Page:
Britain and Europe: That old chestnut

Margaret Thatcher, with William Whitelaw and Peter Kirk, at a referendum conference in June 1975

Britain's relationship with Europe is back in the headlines - as hot a political topic as it has been in decades.

With the UK Independence Party targeting the European elections in May, and leader Nigel Farage's In/Out debates against Deputy Prime Minister Nick Clegg (the second of which takes place on the BBC tomorrow), Eurosceptics have succeeded in bringing the issue back centre stage.

But why does Britain have a particularly rocky relationship with the EU? Is it our island mentality? Our history of wars on the continent? Or the different political traditions? We have looked back over the key moments and themes to try to offer some clues.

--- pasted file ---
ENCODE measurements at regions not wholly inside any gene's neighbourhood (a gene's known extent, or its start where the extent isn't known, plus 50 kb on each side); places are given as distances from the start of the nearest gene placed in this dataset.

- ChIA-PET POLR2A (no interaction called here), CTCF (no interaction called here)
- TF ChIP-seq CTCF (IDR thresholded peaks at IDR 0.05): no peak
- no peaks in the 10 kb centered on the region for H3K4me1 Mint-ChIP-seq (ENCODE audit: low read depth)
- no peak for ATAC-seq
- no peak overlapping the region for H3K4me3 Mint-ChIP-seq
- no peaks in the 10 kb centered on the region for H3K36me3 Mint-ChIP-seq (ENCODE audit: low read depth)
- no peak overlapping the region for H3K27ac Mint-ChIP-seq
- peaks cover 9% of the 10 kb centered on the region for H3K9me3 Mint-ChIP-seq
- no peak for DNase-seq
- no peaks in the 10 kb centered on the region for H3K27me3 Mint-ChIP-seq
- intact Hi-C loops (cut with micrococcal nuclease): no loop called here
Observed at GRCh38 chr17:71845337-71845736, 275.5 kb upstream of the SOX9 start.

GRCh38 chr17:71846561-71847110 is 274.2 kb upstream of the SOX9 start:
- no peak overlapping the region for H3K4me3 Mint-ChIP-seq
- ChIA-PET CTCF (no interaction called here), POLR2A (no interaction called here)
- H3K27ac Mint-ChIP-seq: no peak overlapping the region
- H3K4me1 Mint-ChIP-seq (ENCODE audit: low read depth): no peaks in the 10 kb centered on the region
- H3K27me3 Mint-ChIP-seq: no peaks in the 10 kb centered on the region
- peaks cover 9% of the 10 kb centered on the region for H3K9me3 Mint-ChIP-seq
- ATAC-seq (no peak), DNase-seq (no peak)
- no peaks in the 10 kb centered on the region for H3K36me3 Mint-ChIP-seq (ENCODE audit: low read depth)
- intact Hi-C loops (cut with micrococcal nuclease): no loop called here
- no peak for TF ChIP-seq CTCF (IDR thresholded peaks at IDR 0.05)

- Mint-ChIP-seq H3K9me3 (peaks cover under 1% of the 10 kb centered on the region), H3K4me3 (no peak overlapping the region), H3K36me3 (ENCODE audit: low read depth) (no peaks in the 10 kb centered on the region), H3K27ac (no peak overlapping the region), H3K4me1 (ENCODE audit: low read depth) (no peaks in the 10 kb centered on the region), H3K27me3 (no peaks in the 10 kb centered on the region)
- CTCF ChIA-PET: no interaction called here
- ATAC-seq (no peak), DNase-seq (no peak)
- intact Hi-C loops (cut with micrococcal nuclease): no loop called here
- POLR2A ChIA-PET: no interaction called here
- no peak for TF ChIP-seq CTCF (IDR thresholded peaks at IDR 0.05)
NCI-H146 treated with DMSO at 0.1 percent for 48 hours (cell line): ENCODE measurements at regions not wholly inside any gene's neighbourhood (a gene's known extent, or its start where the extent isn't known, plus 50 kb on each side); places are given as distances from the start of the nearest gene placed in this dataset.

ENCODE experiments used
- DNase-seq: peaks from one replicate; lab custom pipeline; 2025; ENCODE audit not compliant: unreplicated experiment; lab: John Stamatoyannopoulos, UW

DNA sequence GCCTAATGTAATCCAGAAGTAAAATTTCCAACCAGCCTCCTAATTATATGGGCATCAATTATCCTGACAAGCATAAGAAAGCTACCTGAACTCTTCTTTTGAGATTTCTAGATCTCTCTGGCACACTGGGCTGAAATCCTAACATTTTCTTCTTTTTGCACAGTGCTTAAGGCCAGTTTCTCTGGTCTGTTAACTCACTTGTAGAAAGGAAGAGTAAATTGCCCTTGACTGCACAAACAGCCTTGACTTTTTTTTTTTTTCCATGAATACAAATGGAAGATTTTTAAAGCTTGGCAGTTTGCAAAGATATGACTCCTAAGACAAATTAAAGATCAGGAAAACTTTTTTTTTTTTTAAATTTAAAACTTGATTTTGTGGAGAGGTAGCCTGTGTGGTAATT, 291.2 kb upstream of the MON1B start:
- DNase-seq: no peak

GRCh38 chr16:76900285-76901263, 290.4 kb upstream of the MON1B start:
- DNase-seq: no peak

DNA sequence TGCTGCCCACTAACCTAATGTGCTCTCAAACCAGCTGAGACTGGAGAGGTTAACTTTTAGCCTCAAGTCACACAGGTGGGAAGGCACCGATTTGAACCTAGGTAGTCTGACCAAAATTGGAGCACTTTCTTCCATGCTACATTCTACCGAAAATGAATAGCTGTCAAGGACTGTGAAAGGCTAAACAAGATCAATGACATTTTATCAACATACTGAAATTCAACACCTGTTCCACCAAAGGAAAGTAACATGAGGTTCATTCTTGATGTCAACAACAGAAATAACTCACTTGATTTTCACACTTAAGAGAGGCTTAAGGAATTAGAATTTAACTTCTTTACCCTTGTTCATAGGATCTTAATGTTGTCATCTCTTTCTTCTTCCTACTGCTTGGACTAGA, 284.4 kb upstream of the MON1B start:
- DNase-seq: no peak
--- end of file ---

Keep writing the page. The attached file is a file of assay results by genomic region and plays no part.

The British have never been avid participants in European elections. Only around a third of the electorate typically vote. This is much less than the European average (though the gap is closing).

Will it be different this time? Well, opinion polls and the comments on this blog indicate that many people feel very divorced from Europe - not represented and dished an unwelcome diet of euro-legislation. So perhaps not.

But it will be interesting to watch the turnout this time: will it reflect heightened interest in Britain's own EU future, ahead of a possible referendum on membership?

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